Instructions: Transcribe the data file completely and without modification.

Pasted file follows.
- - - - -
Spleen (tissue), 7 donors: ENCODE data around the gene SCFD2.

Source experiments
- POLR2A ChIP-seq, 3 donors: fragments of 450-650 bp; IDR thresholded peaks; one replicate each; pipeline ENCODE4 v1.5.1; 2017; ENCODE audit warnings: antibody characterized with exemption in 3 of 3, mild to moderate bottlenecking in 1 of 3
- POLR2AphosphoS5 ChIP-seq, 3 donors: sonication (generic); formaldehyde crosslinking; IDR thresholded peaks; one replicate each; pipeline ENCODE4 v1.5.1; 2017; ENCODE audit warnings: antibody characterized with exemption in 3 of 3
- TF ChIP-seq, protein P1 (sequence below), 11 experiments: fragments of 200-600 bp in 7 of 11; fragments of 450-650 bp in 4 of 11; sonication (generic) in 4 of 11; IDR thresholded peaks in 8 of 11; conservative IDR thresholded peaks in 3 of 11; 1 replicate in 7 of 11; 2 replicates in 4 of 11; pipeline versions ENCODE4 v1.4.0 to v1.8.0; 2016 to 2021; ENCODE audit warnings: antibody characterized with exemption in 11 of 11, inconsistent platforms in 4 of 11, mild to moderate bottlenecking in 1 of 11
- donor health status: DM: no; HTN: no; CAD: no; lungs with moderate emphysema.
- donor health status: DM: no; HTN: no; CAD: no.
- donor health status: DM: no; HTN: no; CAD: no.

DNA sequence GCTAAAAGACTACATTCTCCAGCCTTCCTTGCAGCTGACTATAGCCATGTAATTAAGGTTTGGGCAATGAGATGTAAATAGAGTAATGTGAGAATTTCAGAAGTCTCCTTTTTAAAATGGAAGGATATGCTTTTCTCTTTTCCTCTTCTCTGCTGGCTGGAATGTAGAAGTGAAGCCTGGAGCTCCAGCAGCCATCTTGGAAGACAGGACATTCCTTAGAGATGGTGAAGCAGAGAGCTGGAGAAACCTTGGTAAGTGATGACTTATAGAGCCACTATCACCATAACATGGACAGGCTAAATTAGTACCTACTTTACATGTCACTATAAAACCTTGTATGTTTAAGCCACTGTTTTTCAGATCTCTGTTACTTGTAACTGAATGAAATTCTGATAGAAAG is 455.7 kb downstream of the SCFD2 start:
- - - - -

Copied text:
Spleen (tissue), 7 donors: ENCODE data around the gene SCFD2.

Source experiments
- POLR2A ChIP-seq, 3 donors: fragments of 450-650 bp; IDR thresholded peaks; one replicate each; pipeline ENCODE4 v1.5.1; 2017; ENCODE audit warnings: antibody characterized with exemption in 3 of 3, mild to moderate bottlenecking in 1 of 3
- POLR2AphosphoS5 ChIP-seq, 3 donors: sonication (generic); formaldehyde crosslinking; IDR thresholded peaks; one replicate each; pipeline ENCODE4 v1.5.1; 2017; ENCODE audit warnings: antibody characterized with exemption in 3 of 3
- TF ChIP-seq, protein P1 (sequence below), 11 experiments: fragments of 200-600 bp in 7 of 11; fragments of 450-650 bp in 4 of 11; sonication (generic) in 4 of 11; IDR thresholded peaks in 8 of 11; conservative IDR thresholded peaks in 3 of 11; 1 replicate in 7 of 11; 2 replicates in 4 of 11; pipeline versions ENCODE4 v1.4.0 to v1.8.0; 2016 to 2021; ENCODE audit warnings: antibody characterized with exemption in 11 of 11, inconsistent platforms in 4 of 11, mild to moderate bottlenecking in 1 of 11
- donor health status: DM: no; HTN: no; CAD: no; lungs with moderate emphysema.
- donor health status: DM: no; HTN: no; CAD: no.
- donor health status: DM: no; HTN: no; CAD: no.

DNA sequence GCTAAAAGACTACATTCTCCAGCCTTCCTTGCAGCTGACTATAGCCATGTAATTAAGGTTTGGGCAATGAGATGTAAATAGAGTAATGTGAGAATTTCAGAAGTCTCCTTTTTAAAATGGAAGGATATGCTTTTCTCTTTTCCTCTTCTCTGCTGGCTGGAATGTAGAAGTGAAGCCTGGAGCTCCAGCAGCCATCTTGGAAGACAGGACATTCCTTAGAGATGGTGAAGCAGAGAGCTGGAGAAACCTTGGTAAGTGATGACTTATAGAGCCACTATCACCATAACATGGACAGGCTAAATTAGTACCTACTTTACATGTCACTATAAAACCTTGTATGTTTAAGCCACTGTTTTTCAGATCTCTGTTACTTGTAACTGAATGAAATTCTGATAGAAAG is 455.7 kb downstream of the SCFD2 start: